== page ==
General Motors is one of the first car manufacturers to announce its first-quarter results, to the great interest of investors who want to know more about the impact of the enduring supply chain problems on the automobile industry.
Supply chain problems continue to disrupt car manufacturing
General Motors has reasserted its pretax adjusted earnings forecast of between US$13bn - US$15bn for 2022, while raising its net income conjecture from between US$9.4bn and US$10.8bn to US$9.6bn and US$11.2bn. Its first quarter profit margin was 8.2%, down from 9.3% last year.
The car manufacturing industry has been dealing with supply chain problems, primarily caused by the impact of COVID-19 lockdowns, for years. These have just peaked again for GM, as the company has a manufacturing plant in Shanghai, China, which is suffering from severe restrictions. This has naturally been a great source of stress across the manufacturing industry - if not all sectors - and GM has tried to encourage a more helpful direction of thought with regards to stress management - especially when driving.
Creating a more sustainable world at GM motors and through its supply chain
This week, General Motors also announced a new pledge which invites global suppliers to join GM in a commitment to carbon neutrality, the development of ESG initiatives and sustainable procurement across the supply chain.
EcoVadis, a third-party assessor which measures sustainability in businesses, will observe the impact suppliers make.
In what GM has titled ‘The Environmental, Social and Governance Partnership Pledge’, targets for suppliers include:
- Achieving carbon neutrality for their Scope 1 and Scope 2 emissions
- Reaching a minimum score of 50 in the EcoVadis Labour & Human Rights and Ethics pillars, by 2025. This covers employee health and safety, social dialogue, diversity/nondiscrimination, child and forced labour, and seeks to eliminate corruption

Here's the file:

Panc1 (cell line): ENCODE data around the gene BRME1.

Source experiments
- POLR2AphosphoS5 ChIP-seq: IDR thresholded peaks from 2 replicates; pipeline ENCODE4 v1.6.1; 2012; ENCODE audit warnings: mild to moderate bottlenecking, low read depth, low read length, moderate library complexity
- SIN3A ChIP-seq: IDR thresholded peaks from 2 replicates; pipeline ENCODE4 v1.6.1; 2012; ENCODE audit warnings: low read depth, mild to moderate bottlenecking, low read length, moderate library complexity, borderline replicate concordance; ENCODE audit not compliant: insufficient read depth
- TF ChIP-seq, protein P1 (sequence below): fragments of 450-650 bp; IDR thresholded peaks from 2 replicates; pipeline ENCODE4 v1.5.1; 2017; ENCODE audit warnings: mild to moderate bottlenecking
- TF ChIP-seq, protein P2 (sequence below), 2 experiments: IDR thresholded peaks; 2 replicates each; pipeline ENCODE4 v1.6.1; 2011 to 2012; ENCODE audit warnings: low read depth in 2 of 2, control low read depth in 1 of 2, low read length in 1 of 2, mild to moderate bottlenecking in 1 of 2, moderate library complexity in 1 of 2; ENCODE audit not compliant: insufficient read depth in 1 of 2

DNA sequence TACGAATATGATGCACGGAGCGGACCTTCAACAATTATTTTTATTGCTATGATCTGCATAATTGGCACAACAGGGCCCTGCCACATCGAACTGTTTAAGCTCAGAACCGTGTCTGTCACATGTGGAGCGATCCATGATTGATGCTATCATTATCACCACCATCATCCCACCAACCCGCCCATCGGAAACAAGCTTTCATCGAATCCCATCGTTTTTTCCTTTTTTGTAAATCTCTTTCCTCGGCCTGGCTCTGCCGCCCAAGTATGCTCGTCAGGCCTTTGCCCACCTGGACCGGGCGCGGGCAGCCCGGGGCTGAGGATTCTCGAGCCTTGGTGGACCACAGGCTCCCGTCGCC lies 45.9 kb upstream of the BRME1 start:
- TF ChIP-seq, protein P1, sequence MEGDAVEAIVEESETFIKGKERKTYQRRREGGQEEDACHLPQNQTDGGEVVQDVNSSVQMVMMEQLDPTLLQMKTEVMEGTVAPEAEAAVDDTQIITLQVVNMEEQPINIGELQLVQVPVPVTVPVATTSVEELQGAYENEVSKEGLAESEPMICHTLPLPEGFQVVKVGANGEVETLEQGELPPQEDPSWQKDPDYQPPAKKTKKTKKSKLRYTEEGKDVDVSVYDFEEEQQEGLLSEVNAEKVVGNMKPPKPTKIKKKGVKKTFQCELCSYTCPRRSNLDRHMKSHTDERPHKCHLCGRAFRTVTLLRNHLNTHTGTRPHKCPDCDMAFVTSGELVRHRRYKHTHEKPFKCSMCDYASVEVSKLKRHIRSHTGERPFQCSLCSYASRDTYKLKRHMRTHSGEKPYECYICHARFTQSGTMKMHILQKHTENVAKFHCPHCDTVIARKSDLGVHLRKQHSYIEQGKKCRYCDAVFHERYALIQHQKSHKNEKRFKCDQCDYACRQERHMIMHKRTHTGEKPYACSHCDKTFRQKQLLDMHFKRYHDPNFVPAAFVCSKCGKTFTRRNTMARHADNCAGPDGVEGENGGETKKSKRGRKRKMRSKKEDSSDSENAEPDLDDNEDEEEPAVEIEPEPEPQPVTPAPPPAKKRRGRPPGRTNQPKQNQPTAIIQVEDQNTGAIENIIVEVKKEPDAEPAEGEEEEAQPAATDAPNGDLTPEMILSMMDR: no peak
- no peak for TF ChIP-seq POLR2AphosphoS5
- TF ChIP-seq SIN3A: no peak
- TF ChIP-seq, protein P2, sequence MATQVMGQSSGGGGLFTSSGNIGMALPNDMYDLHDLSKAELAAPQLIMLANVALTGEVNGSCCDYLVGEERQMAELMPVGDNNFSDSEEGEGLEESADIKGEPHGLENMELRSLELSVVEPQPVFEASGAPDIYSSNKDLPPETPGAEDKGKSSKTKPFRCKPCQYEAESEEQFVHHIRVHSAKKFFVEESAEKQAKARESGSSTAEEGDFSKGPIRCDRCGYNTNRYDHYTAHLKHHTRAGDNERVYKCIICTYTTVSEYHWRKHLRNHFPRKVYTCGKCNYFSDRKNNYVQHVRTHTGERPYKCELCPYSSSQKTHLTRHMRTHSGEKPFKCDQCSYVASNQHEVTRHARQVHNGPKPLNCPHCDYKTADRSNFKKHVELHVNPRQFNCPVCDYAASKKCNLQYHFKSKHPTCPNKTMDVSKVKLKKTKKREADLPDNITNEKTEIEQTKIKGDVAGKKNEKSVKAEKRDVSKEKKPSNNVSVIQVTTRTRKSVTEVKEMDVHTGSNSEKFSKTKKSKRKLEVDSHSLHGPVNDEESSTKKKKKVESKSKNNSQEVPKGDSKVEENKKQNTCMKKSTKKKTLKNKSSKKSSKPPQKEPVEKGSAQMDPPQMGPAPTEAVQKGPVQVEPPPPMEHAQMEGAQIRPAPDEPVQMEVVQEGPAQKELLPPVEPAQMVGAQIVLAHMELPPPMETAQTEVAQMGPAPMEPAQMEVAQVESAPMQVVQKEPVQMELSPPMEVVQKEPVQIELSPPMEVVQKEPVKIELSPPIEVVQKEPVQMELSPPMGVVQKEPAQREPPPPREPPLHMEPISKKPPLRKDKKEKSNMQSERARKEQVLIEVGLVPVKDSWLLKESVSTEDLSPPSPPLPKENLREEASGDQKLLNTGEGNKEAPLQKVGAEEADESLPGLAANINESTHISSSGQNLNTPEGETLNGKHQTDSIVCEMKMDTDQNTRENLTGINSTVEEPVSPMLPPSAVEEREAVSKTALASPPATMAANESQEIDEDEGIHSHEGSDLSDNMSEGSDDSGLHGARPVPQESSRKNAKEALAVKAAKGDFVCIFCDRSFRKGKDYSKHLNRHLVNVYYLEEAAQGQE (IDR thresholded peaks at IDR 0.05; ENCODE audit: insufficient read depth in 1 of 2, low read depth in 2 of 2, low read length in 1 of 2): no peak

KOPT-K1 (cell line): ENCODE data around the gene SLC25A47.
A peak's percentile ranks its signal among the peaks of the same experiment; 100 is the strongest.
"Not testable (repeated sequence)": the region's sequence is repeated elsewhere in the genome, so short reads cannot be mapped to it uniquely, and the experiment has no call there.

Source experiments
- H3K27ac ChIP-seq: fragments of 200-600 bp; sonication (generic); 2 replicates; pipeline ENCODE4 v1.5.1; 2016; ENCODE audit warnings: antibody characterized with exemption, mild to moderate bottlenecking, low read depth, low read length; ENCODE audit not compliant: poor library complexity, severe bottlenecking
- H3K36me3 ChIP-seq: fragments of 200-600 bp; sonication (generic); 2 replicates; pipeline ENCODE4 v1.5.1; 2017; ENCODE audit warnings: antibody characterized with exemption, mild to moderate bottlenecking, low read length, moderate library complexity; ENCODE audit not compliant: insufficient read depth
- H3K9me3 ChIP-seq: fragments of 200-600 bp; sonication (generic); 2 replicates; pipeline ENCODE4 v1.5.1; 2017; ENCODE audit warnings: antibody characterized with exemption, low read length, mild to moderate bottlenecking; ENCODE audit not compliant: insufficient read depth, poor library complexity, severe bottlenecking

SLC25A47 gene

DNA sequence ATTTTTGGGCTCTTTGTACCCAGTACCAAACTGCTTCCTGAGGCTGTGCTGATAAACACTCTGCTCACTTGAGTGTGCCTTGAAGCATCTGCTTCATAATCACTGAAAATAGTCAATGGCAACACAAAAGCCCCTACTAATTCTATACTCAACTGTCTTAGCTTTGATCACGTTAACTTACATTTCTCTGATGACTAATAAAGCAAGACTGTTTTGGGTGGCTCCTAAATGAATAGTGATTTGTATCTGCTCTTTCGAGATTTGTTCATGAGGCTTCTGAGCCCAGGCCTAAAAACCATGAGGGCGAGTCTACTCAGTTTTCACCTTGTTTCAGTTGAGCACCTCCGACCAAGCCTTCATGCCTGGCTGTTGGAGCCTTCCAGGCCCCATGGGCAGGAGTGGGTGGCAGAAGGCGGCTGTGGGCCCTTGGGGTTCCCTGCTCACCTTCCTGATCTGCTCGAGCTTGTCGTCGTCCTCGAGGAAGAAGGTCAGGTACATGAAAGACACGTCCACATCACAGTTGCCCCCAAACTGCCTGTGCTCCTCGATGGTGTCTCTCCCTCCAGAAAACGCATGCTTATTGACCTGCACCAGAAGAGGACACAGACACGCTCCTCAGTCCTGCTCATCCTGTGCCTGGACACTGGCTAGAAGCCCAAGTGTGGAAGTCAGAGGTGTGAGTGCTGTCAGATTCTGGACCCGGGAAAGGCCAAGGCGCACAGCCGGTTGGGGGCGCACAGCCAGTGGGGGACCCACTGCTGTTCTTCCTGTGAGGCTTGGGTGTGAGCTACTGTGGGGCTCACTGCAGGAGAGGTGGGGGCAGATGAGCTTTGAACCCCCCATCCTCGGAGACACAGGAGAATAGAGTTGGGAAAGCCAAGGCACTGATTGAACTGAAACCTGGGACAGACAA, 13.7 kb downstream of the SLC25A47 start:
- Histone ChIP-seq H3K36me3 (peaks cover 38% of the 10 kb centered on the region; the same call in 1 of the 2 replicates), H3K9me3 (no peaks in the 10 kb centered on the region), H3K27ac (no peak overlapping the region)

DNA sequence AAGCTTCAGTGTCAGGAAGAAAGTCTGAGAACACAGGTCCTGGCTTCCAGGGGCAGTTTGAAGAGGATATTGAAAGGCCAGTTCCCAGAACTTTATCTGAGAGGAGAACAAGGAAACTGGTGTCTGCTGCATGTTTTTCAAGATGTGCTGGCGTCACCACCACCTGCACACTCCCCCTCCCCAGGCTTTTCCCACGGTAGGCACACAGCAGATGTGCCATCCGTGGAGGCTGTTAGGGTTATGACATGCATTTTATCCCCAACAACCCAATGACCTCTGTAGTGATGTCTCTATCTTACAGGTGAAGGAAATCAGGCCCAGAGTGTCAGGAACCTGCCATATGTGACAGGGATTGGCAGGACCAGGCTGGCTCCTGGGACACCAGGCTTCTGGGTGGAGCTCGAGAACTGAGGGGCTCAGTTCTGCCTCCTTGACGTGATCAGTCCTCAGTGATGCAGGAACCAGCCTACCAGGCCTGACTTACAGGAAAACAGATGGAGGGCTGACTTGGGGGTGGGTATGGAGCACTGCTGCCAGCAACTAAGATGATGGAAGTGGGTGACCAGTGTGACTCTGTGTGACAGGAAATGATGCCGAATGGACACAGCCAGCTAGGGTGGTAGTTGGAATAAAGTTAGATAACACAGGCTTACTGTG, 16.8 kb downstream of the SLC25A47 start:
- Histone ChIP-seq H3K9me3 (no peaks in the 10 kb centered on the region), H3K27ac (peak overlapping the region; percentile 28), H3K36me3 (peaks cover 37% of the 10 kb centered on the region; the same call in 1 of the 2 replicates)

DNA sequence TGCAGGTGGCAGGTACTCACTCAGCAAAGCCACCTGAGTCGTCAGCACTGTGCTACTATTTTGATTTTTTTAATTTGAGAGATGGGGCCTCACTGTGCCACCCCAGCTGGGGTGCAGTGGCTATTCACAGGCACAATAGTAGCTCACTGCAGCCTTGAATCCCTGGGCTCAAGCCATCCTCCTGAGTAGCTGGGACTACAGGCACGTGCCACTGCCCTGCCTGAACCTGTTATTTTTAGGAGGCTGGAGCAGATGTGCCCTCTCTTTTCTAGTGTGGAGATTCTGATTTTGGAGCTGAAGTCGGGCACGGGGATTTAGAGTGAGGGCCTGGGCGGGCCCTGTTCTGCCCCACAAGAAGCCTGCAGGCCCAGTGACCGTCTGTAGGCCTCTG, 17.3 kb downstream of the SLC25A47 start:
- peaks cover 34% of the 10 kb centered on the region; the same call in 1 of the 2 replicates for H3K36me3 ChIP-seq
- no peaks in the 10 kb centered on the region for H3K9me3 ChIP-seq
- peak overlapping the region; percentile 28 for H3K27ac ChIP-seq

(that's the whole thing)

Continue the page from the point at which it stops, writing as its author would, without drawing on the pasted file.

- By the same year, suppliers should have hit a minimum score of 50 in the EcoVadis Sustainable Procurement pillar
"There are economic and social imperatives in lowering emissions and addressing climate change while cultivating a just transition," said Jeff Morrison, GM VP of Global Purchasing and Supply Chain. "As we accelerate toward our vision of an all-electric future, our commitment to bringing everybody along includes our global suppliers whose collaboration is critical to promoting a sustainable, safe and better world."
"GM's ESG Supplier Pledge is a best practice example of how to work with suppliers and turn their 'Everybody In' vision into action," said Pierre-Francois Thaler, Co-CEO of EcoVadis. "These specific and actionable targets are exactly the kind of engagement needed to accelerate their value chain towards positive impact, and to make business a force for creating a more sustainable world."
- Solar powered manufacturing soars in sustainability riseProcurement & Supply Chain
- On the right track for automated self-driving trainsAI & Automation
- Northern Ireland to build drinks manufacturing plantProcurement & Supply Chain
- Industrial robotics: current trends and future predictionsAI & Automation